The WisdomTree Emerging Markets Equity Income Fund (NYSE: DEM) rebalances each year based on dividends and earnings of the universe of tradable emerging-market stocks. Companies must have a dividend yield in the top 30% of those in the WisdomTree Dividend Index (WTDI) and trade at least a quarter-million shares per month to be considered for inclusion. The fund of 350 companies pays a 3.3% dividend yield and has beaten 98% of its peers over the past six years.
The weighting on fundamentals gives the fund a value tilt since higher price-to-earnings stocks are dropped in favor of those with high dividends and lower prices. The fund, at $5.5 billion, is the largest of the WisdomTree emerging-markets lineup with overweight exposure to energy, materials and telecom.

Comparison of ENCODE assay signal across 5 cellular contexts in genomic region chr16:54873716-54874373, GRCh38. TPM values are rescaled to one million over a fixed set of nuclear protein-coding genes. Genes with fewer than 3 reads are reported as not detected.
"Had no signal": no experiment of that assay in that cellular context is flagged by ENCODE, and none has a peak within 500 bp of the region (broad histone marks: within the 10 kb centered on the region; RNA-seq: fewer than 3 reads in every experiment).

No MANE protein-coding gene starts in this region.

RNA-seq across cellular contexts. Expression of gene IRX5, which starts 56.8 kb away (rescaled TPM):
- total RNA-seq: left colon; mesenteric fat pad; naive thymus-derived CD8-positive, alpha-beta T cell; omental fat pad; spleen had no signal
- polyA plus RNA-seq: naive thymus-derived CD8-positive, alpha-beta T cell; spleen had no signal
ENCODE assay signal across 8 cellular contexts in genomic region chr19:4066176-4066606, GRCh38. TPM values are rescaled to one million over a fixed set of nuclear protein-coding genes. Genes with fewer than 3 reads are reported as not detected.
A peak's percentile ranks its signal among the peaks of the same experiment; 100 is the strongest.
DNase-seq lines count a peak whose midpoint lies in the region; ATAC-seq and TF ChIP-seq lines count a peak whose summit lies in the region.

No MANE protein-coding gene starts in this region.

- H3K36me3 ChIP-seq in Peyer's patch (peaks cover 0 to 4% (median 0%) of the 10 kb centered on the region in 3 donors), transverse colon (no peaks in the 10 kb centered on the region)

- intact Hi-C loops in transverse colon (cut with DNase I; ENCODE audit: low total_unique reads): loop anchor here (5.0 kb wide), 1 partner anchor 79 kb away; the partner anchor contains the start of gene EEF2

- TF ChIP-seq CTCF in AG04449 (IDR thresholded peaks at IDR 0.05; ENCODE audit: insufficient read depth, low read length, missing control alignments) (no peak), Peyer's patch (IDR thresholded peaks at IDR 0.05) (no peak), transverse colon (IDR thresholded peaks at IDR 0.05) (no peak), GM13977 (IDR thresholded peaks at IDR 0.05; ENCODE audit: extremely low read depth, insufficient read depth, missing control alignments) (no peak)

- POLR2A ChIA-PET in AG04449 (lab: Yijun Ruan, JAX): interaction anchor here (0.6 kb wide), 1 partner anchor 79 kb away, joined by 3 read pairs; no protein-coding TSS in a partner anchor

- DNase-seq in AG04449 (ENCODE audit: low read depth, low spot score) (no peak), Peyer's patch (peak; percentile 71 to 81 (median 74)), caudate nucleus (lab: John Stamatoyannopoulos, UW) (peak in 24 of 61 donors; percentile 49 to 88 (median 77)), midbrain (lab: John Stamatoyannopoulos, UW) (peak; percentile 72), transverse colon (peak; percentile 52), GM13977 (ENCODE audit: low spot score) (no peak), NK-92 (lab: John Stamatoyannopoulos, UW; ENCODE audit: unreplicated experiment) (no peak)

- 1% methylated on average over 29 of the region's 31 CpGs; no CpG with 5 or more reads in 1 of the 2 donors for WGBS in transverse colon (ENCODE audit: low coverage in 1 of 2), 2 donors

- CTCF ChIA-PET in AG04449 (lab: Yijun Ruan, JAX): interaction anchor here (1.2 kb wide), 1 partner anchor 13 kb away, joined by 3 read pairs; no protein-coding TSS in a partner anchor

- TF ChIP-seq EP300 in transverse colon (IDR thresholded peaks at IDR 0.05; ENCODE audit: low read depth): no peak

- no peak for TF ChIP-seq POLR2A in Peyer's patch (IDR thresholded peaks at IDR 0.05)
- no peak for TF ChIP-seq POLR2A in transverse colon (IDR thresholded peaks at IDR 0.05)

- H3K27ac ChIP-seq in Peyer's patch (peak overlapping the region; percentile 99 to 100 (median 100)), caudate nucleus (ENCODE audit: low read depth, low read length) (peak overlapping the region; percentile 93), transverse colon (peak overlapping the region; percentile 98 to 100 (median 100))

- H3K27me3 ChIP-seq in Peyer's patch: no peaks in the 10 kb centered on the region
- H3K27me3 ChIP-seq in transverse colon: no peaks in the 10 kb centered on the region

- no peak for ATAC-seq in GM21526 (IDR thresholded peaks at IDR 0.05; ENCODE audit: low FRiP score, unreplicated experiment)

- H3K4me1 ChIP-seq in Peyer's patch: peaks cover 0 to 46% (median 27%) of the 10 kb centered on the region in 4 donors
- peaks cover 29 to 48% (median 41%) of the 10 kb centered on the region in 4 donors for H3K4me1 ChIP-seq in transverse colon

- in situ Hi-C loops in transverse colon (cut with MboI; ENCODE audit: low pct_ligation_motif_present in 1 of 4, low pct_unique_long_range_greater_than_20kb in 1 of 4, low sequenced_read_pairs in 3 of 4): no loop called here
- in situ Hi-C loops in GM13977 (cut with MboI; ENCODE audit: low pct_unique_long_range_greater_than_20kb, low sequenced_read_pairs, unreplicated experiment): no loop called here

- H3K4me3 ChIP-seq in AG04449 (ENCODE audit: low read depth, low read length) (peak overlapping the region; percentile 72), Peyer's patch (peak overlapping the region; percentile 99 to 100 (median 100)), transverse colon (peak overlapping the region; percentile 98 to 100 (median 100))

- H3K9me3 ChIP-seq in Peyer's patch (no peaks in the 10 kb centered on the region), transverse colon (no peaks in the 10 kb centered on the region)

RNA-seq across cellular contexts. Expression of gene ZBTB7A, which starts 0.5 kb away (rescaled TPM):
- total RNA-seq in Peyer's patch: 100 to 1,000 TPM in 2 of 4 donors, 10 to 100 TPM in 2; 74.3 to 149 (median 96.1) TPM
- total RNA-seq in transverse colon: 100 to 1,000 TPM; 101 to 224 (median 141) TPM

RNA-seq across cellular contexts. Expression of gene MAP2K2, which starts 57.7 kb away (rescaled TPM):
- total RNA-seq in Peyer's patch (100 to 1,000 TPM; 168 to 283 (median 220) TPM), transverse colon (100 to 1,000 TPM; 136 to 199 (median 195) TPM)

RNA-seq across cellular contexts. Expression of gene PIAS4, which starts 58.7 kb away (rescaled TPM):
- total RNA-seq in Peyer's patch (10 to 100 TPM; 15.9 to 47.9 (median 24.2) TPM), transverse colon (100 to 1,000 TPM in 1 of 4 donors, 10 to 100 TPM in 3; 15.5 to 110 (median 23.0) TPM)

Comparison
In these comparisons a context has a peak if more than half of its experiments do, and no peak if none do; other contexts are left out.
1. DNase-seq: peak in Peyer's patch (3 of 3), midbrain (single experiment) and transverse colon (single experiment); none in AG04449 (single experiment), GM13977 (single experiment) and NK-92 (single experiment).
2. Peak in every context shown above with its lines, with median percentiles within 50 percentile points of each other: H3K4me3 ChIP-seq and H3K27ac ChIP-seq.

The biggest difference between the fund and others in the emerging-markets space is its huge underweight exposure to South Korea, which makes up just 2.9% of the index, compared with 14.3% in the MSCI Emerging Markets Index.
The value tilt and focus on dividends has worked. Since its inception in 2007, the fund has beaten the MSCI Emerging Markets Index by an average of more than 5% a year. Even more impressive is the fact that volatility in the shares is lower at 23% versus 28% in the popular emerging-markets index.